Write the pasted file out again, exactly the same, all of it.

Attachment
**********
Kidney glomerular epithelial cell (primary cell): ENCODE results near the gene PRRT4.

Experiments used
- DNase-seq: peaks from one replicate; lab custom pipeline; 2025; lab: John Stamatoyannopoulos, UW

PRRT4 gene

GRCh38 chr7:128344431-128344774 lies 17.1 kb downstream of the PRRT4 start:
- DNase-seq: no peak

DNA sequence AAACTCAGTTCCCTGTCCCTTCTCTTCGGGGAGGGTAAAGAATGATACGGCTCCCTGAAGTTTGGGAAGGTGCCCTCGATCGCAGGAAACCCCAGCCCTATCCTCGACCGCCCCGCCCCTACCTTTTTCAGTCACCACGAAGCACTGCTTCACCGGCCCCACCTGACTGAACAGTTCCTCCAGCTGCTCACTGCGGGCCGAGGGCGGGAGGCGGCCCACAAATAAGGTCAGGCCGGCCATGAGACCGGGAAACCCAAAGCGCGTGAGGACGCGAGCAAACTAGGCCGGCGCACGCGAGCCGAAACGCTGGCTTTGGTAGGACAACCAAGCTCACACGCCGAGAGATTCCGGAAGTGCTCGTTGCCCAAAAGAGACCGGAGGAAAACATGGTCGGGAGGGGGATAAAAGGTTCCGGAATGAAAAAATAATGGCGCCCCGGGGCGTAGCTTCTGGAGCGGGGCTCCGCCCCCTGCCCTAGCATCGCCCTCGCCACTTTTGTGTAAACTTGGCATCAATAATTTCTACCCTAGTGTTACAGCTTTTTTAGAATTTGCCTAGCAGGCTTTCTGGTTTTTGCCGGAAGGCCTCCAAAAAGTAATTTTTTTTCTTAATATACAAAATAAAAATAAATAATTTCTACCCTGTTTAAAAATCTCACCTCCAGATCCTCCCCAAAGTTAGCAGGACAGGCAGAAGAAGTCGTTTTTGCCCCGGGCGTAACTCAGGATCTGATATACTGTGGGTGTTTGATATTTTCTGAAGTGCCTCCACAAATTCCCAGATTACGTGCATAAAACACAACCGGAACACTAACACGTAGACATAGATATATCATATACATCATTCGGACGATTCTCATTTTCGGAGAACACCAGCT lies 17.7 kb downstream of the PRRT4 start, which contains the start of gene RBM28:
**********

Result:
Kidney glomerular epithelial cell (primary cell): ENCODE results near the gene PRRT4.

Experiments used
- DNase-seq: peaks from one replicate; lab custom pipeline; 2025; lab: John Stamatoyannopoulos, UW

PRRT4 gene

GRCh38 chr7:128344431-128344774 lies 17.1 kb downstream of the PRRT4 start:
- DNase-seq: no peak

DNA sequence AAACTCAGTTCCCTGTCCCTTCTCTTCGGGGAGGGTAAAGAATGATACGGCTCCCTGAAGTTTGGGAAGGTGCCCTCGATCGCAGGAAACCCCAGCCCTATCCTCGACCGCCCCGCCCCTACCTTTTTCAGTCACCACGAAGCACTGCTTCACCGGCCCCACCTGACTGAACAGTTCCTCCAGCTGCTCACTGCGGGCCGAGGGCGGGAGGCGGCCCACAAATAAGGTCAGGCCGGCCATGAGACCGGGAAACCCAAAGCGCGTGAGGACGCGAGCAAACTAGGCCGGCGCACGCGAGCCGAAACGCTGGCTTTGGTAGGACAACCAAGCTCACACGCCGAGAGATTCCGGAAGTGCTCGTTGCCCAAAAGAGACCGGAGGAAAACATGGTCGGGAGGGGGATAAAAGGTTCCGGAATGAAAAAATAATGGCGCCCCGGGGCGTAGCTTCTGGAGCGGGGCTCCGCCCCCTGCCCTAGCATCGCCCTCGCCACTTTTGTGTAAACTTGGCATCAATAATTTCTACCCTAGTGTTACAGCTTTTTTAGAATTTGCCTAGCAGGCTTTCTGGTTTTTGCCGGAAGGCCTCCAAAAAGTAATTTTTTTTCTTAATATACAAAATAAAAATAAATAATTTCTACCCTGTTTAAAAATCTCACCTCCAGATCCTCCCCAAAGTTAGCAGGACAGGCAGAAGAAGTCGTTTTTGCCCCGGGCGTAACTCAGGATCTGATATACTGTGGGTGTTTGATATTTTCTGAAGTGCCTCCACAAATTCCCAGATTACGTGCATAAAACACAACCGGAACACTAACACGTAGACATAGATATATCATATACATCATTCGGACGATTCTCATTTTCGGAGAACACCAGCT lies 17.7 kb downstream of the PRRT4 start, which contains the start of gene RBM28: